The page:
The Uzbek-French expedition [Frantz Grenet, Ivanitskii, Iurii Karev] discovered in Samarkand two palaces of Arab vicegerents dated to the 740s or 750s. Their architecture is not Sogdian. Under the Arabs, local principalities gradually lost autonomy, and noblemen and wealthy merchants abandoned small towns such as Panjikent. However, it was a time of the rapid growth of large cities, such as Samarkand and Bukhara, which then became administrative centers. In the ninth century, Sogdiana lost its ethnic and cultural distinctiveness, although many elements of Sogdian material culture are found in materials dating from the ninth to the eleventh centuries. This is why, starting with the ninth century, it is impossible to speak of Sogdian culture on the territory of Sogdiana itself at the same time that it survived until the eleventh century among Sogdian immigrants who resettled in eastern Central Asia and China.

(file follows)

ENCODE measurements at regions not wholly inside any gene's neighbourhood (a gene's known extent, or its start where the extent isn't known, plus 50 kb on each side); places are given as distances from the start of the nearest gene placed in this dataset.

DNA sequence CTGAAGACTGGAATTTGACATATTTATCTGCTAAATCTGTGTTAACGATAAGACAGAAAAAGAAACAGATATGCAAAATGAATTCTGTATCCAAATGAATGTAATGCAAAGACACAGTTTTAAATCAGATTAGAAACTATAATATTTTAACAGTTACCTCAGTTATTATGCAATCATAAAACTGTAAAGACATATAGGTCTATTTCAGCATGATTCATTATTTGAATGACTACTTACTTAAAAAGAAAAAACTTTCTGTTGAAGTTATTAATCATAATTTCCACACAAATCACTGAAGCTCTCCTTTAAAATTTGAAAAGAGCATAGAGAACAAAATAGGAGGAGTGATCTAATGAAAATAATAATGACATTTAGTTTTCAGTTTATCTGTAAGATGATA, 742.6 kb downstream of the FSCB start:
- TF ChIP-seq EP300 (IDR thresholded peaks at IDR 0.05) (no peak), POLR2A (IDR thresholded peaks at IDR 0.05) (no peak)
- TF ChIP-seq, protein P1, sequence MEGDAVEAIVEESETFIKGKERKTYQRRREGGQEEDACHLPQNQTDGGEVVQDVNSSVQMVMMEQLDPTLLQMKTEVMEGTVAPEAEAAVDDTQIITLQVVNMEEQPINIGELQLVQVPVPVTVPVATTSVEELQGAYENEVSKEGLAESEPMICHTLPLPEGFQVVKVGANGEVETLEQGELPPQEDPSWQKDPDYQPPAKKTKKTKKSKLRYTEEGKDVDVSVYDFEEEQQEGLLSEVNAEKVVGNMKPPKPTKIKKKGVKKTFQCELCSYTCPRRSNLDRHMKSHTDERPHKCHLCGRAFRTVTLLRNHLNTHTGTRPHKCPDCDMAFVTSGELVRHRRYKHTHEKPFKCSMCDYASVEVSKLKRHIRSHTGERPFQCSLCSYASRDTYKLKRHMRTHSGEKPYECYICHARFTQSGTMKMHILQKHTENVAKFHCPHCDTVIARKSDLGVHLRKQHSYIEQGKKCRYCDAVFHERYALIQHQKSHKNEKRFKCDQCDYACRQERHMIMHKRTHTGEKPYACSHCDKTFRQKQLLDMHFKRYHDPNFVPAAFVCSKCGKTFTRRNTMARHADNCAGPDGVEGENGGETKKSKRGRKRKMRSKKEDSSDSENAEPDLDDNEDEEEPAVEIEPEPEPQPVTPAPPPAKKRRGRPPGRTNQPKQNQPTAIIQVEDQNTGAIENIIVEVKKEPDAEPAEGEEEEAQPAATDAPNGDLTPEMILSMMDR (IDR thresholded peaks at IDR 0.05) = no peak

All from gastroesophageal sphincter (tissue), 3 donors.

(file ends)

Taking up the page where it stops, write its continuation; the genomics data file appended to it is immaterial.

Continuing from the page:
(For additional references, see the annotated bibliography by Frantz Grenet. There is some overlap between the two listings, but the source' editor felt it important to reproduce Dr. Marshak’s selection in its entirely.)
Late Professor Boris Il’ich Marshak
He was head of the Central Asian and Caucasian Section of the Hermitage Museum in St. Petersburg since 1978, the same year in which he assumed direction of the archaeological excavation at the important Sogdian town of Panjikent (Tajikistan) where he had been working since 1954. The leading expert on the Iranian Studies, especially, archaeology and art history of Sogdiana. He was fellow of many international learned societies and has lectured widely around the world. His books include Sogdian Silver (in Russian) (Moscow, 1971) and most recently Legends, Tales, and Fables in the Art of Sogdiana (New York: Bibliotheca Persica Press, 2002).